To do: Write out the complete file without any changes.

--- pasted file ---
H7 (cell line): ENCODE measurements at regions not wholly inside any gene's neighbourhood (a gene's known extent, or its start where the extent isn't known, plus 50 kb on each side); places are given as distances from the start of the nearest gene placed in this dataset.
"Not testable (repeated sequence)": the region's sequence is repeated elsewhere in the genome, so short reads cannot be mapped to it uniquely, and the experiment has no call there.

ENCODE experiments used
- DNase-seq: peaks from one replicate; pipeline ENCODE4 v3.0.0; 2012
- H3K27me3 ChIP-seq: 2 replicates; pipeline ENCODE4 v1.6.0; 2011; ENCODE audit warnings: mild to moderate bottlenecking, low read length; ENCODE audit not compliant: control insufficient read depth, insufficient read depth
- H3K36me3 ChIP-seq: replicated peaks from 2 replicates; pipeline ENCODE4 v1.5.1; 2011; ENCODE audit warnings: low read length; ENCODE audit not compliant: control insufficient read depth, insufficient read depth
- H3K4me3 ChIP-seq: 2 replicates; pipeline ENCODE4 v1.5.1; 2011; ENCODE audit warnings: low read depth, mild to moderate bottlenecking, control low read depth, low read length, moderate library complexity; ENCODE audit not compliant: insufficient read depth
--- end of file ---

H7 (cell line): ENCODE measurements at regions not wholly inside any gene's neighbourhood (a gene's known extent, or its start where the extent isn't known, plus 50 kb on each side); places are given as distances from the start of the nearest gene placed in this dataset.
"Not testable (repeated sequence)": the region's sequence is repeated elsewhere in the genome, so short reads cannot be mapped to it uniquely, and the experiment has no call there.

ENCODE experiments used
- DNase-seq: peaks from one replicate; pipeline ENCODE4 v3.0.0; 2012
- H3K27me3 ChIP-seq: 2 replicates; pipeline ENCODE4 v1.6.0; 2011; ENCODE audit warnings: mild to moderate bottlenecking, low read length; ENCODE audit not compliant: control insufficient read depth, insufficient read depth
- H3K36me3 ChIP-seq: replicated peaks from 2 replicates; pipeline ENCODE4 v1.5.1; 2011; ENCODE audit warnings: low read length; ENCODE audit not compliant: control insufficient read depth, insufficient read depth
- H3K4me3 ChIP-seq: 2 replicates; pipeline ENCODE4 v1.5.1; 2011; ENCODE audit warnings: low read depth, mild to moderate bottlenecking, control low read depth, low read length, moderate library complexity; ENCODE audit not compliant: insufficient read depth